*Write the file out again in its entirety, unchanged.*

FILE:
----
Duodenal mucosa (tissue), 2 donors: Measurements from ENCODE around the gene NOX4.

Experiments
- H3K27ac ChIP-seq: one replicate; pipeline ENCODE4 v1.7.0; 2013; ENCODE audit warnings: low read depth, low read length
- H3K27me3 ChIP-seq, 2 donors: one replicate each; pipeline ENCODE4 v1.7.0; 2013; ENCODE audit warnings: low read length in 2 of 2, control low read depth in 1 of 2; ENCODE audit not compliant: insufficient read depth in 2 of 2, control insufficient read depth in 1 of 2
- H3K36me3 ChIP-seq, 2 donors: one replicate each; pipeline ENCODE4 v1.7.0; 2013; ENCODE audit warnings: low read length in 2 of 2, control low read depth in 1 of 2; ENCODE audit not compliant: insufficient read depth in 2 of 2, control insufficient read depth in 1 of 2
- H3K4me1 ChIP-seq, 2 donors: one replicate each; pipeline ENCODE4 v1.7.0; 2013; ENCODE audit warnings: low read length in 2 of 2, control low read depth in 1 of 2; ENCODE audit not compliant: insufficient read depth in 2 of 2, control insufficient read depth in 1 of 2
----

Duodenal mucosa (tissue), 2 donors: Measurements from ENCODE around the gene NOX4.

Experiments
- H3K27ac ChIP-seq: one replicate; pipeline ENCODE4 v1.7.0; 2013; ENCODE audit warnings: low read depth, low read length
- H3K27me3 ChIP-seq, 2 donors: one replicate each; pipeline ENCODE4 v1.7.0; 2013; ENCODE audit warnings: low read length in 2 of 2, control low read depth in 1 of 2; ENCODE audit not compliant: insufficient read depth in 2 of 2, control insufficient read depth in 1 of 2
- H3K36me3 ChIP-seq, 2 donors: one replicate each; pipeline ENCODE4 v1.7.0; 2013; ENCODE audit warnings: low read length in 2 of 2, control low read depth in 1 of 2; ENCODE audit not compliant: insufficient read depth in 2 of 2, control insufficient read depth in 1 of 2
- H3K4me1 ChIP-seq, 2 donors: one replicate each; pipeline ENCODE4 v1.7.0; 2013; ENCODE audit warnings: low read length in 2 of 2, control low read depth in 1 of 2; ENCODE audit not compliant: insufficient read depth in 2 of 2, control insufficient read depth in 1 of 2